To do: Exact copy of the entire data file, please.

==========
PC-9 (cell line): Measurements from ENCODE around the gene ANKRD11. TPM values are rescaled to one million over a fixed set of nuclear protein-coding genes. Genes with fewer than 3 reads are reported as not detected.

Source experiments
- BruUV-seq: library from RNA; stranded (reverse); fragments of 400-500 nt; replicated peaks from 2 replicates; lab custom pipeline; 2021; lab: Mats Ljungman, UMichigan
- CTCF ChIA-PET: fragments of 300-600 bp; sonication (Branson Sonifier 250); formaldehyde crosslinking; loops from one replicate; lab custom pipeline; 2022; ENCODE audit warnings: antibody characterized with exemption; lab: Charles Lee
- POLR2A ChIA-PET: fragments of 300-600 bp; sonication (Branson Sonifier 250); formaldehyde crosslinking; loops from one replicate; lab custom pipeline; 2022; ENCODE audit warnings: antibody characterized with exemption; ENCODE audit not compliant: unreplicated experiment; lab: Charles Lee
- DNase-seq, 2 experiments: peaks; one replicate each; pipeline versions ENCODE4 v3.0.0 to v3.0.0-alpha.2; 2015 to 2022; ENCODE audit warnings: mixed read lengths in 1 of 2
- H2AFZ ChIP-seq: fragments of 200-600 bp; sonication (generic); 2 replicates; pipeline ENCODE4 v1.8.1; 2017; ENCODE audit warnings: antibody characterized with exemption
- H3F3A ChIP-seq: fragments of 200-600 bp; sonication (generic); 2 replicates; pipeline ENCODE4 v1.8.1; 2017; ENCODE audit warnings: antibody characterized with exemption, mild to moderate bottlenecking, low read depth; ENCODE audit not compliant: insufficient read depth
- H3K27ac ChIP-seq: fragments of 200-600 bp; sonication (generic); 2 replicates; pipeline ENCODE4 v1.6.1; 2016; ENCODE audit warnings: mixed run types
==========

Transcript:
PC-9 (cell line): Measurements from ENCODE around the gene ANKRD11. TPM values are rescaled to one million over a fixed set of nuclear protein-coding genes. Genes with fewer than 3 reads are reported as not detected.

Source experiments
- BruUV-seq: library from RNA; stranded (reverse); fragments of 400-500 nt; replicated peaks from 2 replicates; lab custom pipeline; 2021; lab: Mats Ljungman, UMichigan
- CTCF ChIA-PET: fragments of 300-600 bp; sonication (Branson Sonifier 250); formaldehyde crosslinking; loops from one replicate; lab custom pipeline; 2022; ENCODE audit warnings: antibody characterized with exemption; lab: Charles Lee
- POLR2A ChIA-PET: fragments of 300-600 bp; sonication (Branson Sonifier 250); formaldehyde crosslinking; loops from one replicate; lab custom pipeline; 2022; ENCODE audit warnings: antibody characterized with exemption; ENCODE audit not compliant: unreplicated experiment; lab: Charles Lee
- DNase-seq, 2 experiments: peaks; one replicate each; pipeline versions ENCODE4 v3.0.0 to v3.0.0-alpha.2; 2015 to 2022; ENCODE audit warnings: mixed read lengths in 1 of 2
- H2AFZ ChIP-seq: fragments of 200-600 bp; sonication (generic); 2 replicates; pipeline ENCODE4 v1.8.1; 2017; ENCODE audit warnings: antibody characterized with exemption
- H3F3A ChIP-seq: fragments of 200-600 bp; sonication (generic); 2 replicates; pipeline ENCODE4 v1.8.1; 2017; ENCODE audit warnings: antibody characterized with exemption, mild to moderate bottlenecking, low read depth; ENCODE audit not compliant: insufficient read depth
- H3K27ac ChIP-seq: fragments of 200-600 bp; sonication (generic); 2 replicates; pipeline ENCODE4 v1.6.1; 2016; ENCODE audit warnings: mixed run types